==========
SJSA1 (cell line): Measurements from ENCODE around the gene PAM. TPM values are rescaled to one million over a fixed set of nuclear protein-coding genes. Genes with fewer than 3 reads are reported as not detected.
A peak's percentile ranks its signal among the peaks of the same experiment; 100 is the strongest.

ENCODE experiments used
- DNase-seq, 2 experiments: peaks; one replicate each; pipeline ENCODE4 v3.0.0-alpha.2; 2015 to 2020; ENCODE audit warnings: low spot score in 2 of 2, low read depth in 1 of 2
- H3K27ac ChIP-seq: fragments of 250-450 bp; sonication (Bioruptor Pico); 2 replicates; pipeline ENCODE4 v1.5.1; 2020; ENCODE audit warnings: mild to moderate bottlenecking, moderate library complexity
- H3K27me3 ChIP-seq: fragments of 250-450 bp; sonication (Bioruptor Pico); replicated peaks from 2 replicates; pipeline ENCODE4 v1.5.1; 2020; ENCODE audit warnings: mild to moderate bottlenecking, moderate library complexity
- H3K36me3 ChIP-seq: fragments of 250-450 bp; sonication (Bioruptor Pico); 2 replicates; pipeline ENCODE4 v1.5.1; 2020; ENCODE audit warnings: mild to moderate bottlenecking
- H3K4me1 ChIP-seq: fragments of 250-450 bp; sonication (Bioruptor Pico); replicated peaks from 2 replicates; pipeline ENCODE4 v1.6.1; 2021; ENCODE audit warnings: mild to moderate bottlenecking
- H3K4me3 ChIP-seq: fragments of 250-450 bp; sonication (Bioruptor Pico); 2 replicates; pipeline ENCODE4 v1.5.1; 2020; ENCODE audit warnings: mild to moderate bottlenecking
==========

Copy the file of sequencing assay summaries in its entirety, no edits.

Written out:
SJSA1 (cell line): Measurements from ENCODE around the gene PAM. TPM values are rescaled to one million over a fixed set of nuclear protein-coding genes. Genes with fewer than 3 reads are reported as not detected.
A peak's percentile ranks its signal among the peaks of the same experiment; 100 is the strongest.

ENCODE experiments used
- DNase-seq, 2 experiments: peaks; one replicate each; pipeline ENCODE4 v3.0.0-alpha.2; 2015 to 2020; ENCODE audit warnings: low spot score in 2 of 2, low read depth in 1 of 2
- H3K27ac ChIP-seq: fragments of 250-450 bp; sonication (Bioruptor Pico); 2 replicates; pipeline ENCODE4 v1.5.1; 2020; ENCODE audit warnings: mild to moderate bottlenecking, moderate library complexity
- H3K27me3 ChIP-seq: fragments of 250-450 bp; sonication (Bioruptor Pico); replicated peaks from 2 replicates; pipeline ENCODE4 v1.5.1; 2020; ENCODE audit warnings: mild to moderate bottlenecking, moderate library complexity
- H3K36me3 ChIP-seq: fragments of 250-450 bp; sonication (Bioruptor Pico); 2 replicates; pipeline ENCODE4 v1.5.1; 2020; ENCODE audit warnings: mild to moderate bottlenecking
- H3K4me1 ChIP-seq: fragments of 250-450 bp; sonication (Bioruptor Pico); replicated peaks from 2 replicates; pipeline ENCODE4 v1.6.1; 2021; ENCODE audit warnings: mild to moderate bottlenecking
- H3K4me3 ChIP-seq: fragments of 250-450 bp; sonication (Bioruptor Pico); 2 replicates; pipeline ENCODE4 v1.5.1; 2020; ENCODE audit warnings: mild to moderate bottlenecking